Hackers Leverage AWS to Breach, Persist in Corporate Networks

Hackers Leverage AWS to Breach, Persist in Corporate Networks

Attackers are abusing the characteristics of cloud services to launch and hide their activity as they traverse target networks.

A new body of evidence indicates threat actors are using increasingly advanced techniques to target cloud providers and leveraging cloud-specific traits to hide their activity as they breach and persist in target networks.

Data comes from the Threat Stack security team, which spotted the pattern over multiple years of observing behavior on client networks. It was in 2016 when they noticed attacks leveraging Amazon Web Services (AWS) were becoming more sophisticated, says CSO Sam Bisbee. The trend picked up in 2017.

The problem, the team notes, is not with AWS but with the way attackers are maliciously using it.

“These are not exploits or vulnerabilities in the AWS services and software,” Bisbee explains. “This is about the features and attributes of AWS leveraged by attackers in more sophisticated ways.”

In simpler attacks, actors typically steal AWS keys and seek direct paths to resources stored in open S3 buckets, or they launch a new Amazon Elastic Compute Cloud (EC2) to mine cryptocurrency. Sometimes they don’t have to look far: Misconfigured S3 buckets made a number of headlines in the past couple of years; Amazon, to its credit, launched Macie to protect AWS S3 data.

While these less advanced techniques are still problematic, Bisbee says threats leveraging AWS are becoming more complex and targeted, with attacks launched on AWS features and combined with network-based intrusion attacks.

“In any industry and any platform, you’re constantly playing cat and mouse,” he says. “As blue teams and defenders become more sophisticated, the red team has to level up.”

How It Works
Most of these attacks start with credential theft, which Bisbee says is the most common initial entry point. An attacker can steal access keys or credentials via phishing attacks, deploying malware that picks up usernames and passwords, and snatching data from a Github repository where a developer may have accidentally uploaded his information.

Credentials secured, the next step is to figure out what level of permissions can be attained. If an actor realizes he doesn’t have what he needs, he may attempt to create additional roles or credentials in AWS and then launch a new EC2 instance inside the target environment.

“Typically, the way most AWS accounts are configured, I can deploy that AWS instance anywhere in your network that I want,” Bisbee says. It could go at the network’s edge or at its center, where an organization’s more interesting infrastructure and databases are located.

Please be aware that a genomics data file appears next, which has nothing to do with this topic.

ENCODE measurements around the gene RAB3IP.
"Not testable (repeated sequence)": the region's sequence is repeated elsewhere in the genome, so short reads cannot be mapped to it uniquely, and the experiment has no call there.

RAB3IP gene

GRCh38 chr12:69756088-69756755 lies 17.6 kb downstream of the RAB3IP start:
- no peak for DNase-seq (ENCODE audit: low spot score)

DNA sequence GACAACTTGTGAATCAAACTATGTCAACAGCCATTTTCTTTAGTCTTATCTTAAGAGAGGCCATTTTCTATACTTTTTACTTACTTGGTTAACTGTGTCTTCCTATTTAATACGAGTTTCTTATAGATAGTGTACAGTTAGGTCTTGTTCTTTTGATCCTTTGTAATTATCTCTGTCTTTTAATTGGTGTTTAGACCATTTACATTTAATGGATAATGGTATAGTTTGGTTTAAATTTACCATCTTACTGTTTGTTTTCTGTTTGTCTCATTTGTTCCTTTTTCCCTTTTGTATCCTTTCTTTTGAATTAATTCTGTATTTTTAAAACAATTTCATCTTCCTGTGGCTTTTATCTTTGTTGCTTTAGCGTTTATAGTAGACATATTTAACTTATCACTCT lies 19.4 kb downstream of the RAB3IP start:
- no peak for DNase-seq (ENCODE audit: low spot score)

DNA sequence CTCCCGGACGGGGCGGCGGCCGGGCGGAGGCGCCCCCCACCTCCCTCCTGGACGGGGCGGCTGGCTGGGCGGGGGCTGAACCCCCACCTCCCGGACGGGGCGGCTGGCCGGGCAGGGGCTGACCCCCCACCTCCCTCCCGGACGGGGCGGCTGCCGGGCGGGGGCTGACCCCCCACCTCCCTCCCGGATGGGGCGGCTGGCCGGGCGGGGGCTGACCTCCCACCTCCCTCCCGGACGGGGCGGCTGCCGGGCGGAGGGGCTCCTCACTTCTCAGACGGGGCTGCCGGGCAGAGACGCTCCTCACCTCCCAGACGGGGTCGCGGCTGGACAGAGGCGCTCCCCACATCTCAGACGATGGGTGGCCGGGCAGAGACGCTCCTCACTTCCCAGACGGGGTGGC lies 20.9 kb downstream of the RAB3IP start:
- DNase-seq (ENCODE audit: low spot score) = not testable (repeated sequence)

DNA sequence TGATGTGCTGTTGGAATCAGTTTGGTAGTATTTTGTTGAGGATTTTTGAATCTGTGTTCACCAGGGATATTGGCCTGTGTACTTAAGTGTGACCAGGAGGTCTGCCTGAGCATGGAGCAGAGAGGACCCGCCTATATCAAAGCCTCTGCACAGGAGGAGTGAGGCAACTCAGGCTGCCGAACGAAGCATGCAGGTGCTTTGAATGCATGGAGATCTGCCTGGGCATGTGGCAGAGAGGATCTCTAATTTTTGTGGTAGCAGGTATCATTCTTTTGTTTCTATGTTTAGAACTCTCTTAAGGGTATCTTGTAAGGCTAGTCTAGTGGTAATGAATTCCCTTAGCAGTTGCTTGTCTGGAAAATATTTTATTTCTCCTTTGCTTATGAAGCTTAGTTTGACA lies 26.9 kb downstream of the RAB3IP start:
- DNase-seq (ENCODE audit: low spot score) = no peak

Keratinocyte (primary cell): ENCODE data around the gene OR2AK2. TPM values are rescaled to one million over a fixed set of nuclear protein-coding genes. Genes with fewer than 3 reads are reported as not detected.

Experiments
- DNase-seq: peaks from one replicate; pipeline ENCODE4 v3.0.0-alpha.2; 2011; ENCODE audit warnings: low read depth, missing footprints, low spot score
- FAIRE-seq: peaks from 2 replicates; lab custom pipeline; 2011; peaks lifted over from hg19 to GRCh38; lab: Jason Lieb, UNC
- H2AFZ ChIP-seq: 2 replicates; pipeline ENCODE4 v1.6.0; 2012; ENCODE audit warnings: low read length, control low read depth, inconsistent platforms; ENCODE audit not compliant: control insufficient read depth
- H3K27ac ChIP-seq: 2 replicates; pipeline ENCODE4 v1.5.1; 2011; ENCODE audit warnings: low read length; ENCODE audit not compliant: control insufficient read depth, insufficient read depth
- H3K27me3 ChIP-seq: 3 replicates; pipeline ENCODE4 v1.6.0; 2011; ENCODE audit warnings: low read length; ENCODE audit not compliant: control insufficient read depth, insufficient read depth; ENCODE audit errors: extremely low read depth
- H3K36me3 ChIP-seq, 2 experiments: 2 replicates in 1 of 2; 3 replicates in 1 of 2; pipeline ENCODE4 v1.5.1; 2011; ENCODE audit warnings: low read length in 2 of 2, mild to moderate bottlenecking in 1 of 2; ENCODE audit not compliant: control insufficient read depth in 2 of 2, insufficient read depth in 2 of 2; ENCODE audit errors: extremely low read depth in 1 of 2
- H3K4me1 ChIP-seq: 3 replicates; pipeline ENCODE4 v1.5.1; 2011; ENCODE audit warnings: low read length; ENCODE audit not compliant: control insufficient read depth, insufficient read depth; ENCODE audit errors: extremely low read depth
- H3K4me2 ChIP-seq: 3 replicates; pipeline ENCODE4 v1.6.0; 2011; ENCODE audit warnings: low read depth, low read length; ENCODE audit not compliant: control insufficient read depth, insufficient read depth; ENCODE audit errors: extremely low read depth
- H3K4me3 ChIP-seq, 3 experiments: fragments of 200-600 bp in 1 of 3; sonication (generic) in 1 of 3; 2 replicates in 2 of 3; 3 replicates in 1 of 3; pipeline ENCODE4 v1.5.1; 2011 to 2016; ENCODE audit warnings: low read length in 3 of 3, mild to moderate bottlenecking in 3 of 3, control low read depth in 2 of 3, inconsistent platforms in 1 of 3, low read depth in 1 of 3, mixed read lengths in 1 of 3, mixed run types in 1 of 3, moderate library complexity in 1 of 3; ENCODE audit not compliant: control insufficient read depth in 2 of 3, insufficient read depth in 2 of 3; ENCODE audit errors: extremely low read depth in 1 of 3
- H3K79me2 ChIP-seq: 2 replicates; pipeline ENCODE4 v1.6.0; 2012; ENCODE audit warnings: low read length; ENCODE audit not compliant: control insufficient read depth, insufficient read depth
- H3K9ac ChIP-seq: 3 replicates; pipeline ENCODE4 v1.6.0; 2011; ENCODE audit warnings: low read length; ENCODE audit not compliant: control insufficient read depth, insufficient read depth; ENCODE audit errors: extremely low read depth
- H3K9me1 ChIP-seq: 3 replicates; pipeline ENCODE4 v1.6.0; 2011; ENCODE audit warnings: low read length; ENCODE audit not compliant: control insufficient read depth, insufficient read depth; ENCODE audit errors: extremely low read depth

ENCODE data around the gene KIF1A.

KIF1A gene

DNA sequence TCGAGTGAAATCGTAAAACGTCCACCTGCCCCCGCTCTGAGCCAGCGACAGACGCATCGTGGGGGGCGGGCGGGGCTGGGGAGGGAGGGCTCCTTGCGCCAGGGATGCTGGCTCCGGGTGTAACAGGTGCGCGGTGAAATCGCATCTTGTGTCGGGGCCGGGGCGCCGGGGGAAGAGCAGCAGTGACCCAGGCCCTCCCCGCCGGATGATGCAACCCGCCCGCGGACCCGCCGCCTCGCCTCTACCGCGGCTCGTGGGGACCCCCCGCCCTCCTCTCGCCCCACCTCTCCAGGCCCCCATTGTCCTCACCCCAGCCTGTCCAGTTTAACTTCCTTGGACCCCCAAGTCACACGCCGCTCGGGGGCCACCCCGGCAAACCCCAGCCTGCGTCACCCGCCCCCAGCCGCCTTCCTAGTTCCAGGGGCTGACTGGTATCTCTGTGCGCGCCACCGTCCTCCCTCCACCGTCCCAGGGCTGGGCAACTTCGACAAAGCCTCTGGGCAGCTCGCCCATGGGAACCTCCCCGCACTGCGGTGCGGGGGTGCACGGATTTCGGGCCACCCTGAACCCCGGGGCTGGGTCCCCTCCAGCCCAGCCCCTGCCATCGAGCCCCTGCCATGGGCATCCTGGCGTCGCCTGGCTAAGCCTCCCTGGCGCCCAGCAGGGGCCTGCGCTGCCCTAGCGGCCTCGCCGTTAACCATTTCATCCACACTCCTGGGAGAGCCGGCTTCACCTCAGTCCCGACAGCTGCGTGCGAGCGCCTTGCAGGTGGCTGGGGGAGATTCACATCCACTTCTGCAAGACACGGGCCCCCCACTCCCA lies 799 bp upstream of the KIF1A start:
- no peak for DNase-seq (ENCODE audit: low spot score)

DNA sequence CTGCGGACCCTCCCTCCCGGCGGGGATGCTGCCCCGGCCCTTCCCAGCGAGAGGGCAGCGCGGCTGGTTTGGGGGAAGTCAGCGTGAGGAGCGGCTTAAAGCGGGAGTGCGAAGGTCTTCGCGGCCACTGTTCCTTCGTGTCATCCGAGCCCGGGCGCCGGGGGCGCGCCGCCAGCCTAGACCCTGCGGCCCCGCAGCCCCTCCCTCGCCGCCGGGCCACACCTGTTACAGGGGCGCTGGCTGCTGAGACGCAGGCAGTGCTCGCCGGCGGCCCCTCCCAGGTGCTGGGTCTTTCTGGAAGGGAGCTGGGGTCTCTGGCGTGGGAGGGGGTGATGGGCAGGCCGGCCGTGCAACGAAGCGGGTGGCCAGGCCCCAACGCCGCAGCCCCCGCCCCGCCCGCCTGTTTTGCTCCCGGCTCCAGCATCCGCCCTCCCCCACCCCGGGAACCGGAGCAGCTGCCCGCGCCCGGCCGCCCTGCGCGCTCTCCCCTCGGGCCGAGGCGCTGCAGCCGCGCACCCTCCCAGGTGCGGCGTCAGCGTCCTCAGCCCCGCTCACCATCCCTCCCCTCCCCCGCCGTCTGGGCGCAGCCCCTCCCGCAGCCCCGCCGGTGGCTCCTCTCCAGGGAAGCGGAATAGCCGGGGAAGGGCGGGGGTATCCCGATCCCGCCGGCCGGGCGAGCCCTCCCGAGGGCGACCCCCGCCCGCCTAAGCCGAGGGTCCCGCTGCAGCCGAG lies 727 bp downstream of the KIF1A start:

At this point, the attacker has established a beachhead in the network from which the target can be scanned. The attacker can move laterally from his EC2 instance in a traditional network attack chain, Bisbee explains, exploiting different hosts on the network. EC2 instances are granted IAM permissions when they launch, which grants access to AWS services such as RDS and S3.

Upon landing on a new host, the attacker checks its AWS permissions. When he discovers a host with the permission he needs, he performs the RDS API calls to access a database with the information he’s looking for. If the attacker is only looking for a small amount of data, he can exfiltrate through the terminal or chain of compromised hosts, bypassing DLP tools.

Who, Where, and Why
This behavioral pattern is typically seen in more targeted, persistent attack patterns, Bisbee says. Most actors are attempting to achieve access to specific pieces of data, and they’re generally hitting targets in popular industries, such as manufacturing, financial, and tech.

The amount of data sought depends on the target, he adds. If a company is storing healthcare information or voter records, the attacker is looking for data in bulk. If the attacker is targeting a media company, he may only want prereleased content or something more specific. Because data can be extracted by copying and pasting or snapping a screenshot, it’s hard to detect theft.

One reason the lateral movement in this scenario was hard to detect was because most security monitoring techniques assume an attacker will want to dive deep into the host and escalate privileges. In this case, the actors were trying to move off the host layer and back into the AWS control plane, which most blue teams aren’t on the lookout for.

AWS “is just as critical as underlying servers,” Bisbee says. “You need to be monitoring all aspects of your environment.”

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Kelly Sheridan is the Staff Editor at Dark Reading, where she focuses on cybersecurity news and analysis. She is a business technology journalist who previously reported for InformationWeek, where she covered Microsoft, and Insurance & Technology, where she covered financial … View Full Bio

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